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Late Language Emergence

The causes of LLE in otherwise healthy children are not known. However, several variables are thought to play a role.

Risk Factors

Based on research comparing late talkers with typically developing peers on variables linked with language development, a number of risk factors for LLE have been proposed, including:

Child Factors

  • gender—boys are at higher risk for LLE than girls (Horwitz et al., 2003; Klee et al., 1998; Rescorla, 1989; Rescorla & Achenbach, 2002; Rescorla & Alley, 2001);
  • motor development—late talkers were found to have delayed motor development (in the absence of disorders or syndromes associated with motor delays) when compared with typically developing children (Klee et al., 1998; Rescorla & Alley, 2001);
  • birth status—children born at less than 85% of their optimum birth weight or earlier than 37 weeks gestation were found to be at higher risk for LLE (Zubrick et al., 2007);
  • early language development—language abilities at 12 months appear to be one of the better predictors of communication skills at 2 years (Reilly et al., 2007).

Family Factors

  • family history—late talkers are more likely to have a parent with a history of LLE (Ellis Weismer, Murray-Branch, & Miller, 1994; Paul, 1991; Rescorla & Schwartz, 1990);
  • presence of siblings—late talkers are less likely than children without LLE to be an only child; these findings may reflect decreased maternal resources available to the child (Zubrick et al., 2007);
  • mother's education and SES of the family—lower maternal education and lower SES of the family are associated with higher risk for LLE (see Zubrick et al., 2007); maternal education and family SES are thought to be related to the amount of support (resources) available to the child for language learning (Hoff-Ginsberg, 1994; Wells, 1985).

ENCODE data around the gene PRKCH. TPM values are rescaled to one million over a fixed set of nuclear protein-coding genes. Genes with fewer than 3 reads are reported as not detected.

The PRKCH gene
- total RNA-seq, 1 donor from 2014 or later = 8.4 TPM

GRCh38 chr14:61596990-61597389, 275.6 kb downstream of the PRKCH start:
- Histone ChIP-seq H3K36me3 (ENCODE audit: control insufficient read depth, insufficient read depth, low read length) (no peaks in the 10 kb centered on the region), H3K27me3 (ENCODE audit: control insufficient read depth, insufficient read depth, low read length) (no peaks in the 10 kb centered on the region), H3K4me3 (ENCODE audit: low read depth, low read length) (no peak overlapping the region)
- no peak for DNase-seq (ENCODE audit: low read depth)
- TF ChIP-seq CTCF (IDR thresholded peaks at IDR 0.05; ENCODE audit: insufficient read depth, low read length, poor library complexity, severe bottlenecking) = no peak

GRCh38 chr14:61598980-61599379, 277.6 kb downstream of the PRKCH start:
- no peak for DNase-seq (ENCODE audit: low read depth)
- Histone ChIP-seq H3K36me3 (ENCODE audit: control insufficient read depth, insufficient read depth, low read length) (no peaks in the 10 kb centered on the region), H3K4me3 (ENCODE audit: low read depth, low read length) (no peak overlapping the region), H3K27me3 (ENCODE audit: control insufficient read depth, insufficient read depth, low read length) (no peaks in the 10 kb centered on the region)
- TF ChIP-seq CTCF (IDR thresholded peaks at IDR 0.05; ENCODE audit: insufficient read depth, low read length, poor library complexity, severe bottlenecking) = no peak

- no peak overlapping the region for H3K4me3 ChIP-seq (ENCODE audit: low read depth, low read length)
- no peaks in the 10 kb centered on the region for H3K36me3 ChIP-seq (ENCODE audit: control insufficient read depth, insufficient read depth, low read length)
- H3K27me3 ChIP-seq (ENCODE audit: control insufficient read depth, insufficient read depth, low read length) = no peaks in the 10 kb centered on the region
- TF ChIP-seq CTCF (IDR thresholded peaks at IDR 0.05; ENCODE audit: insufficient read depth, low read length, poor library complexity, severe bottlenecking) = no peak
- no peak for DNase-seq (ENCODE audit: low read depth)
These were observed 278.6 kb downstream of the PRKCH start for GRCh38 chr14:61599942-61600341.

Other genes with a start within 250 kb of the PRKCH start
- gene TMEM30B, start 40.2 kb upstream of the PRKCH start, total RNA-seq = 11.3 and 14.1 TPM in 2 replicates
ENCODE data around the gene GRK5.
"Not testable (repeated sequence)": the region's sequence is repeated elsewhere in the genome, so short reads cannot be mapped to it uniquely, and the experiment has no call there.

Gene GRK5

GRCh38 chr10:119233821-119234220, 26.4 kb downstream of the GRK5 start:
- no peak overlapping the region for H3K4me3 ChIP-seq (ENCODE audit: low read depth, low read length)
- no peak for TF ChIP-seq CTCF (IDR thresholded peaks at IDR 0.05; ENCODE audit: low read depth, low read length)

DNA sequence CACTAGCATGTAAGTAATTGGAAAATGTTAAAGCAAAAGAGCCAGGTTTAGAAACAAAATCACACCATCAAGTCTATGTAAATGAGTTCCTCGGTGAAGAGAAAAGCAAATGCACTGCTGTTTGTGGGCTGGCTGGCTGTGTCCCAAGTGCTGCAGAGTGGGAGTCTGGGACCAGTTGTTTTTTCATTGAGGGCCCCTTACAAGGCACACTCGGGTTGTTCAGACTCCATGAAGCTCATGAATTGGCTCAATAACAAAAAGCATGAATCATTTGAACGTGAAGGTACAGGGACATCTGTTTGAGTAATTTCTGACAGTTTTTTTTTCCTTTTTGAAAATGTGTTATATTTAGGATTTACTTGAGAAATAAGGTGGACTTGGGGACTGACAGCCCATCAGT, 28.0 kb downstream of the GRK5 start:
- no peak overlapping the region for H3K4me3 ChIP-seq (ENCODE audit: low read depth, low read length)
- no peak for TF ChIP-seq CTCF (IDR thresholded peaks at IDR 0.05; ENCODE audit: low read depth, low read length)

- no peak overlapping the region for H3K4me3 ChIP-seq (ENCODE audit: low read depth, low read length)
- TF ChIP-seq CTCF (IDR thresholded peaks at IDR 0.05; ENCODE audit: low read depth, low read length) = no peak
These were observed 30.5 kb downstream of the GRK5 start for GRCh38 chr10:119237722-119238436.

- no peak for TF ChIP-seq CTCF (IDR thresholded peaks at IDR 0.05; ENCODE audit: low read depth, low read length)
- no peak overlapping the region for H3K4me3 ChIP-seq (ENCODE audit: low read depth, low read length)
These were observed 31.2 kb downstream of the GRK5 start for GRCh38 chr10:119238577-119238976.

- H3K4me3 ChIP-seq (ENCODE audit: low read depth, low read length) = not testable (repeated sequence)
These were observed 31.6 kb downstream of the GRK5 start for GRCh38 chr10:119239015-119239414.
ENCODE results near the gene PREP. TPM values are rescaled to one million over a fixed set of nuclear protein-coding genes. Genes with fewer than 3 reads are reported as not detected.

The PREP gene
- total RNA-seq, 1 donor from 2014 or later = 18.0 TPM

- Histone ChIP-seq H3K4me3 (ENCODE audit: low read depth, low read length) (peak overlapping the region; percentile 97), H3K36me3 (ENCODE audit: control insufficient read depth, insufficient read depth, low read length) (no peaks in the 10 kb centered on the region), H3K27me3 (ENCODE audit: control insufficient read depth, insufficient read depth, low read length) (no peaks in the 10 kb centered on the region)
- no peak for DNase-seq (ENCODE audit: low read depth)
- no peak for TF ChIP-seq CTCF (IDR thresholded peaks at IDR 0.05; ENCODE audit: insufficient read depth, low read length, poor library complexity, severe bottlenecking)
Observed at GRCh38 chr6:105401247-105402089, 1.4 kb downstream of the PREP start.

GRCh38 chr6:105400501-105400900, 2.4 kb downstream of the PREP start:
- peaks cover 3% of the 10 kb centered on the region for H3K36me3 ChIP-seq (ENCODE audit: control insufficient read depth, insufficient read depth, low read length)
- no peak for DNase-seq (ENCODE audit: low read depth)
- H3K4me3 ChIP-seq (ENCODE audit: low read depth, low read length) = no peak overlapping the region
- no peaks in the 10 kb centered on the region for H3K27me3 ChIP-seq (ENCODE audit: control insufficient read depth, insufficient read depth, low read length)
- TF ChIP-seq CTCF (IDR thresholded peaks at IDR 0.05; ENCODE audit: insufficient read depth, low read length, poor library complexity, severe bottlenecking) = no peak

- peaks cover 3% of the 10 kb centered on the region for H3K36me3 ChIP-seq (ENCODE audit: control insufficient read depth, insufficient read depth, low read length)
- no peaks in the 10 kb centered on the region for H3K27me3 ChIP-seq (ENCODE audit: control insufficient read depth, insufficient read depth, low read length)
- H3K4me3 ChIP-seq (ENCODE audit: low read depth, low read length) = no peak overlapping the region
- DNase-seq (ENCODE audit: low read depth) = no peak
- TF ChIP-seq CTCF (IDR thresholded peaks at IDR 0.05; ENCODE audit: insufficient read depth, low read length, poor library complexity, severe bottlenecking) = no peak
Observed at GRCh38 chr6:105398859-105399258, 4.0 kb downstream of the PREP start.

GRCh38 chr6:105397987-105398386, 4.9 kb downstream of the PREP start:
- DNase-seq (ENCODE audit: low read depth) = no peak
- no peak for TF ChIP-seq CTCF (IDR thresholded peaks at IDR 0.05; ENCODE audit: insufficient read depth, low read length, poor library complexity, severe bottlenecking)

Early identification and intervention can mitigate the impact of risk factors (Guralnick, 1997, 1998; National Research Council, 2001; Thelin & Fussner, 2005). Therefore, it is important for speech-language pathologists to recognize these risk factors when identifying LLE and considering service delivery options.

Protective Factors

The National Joint Committee on Learning Disabilities (NJCLD; 2007) suggests a number of protective factors that may buffer children and families from factors that place them at risk for later language and learning problems. These include:

  • access to pre-, peri-, and postnatal care;
  • learning opportunities, such as
    • exposure to rich and varied vocabulary, syntax, and discourse patterns;
    • responsive learning environments that are sensitive to cultural and linguistic backgrounds;
    • access to printed materials;
    • involvement in structured and unstructured individual/group play interactions and conversations;
    • engagement in gross and fine motor activities;
    • access to communication supports and services as needed.

See Shonkoff and Phillips (2000) [PDF] for more information about the nature of early development and the role of early experiences.

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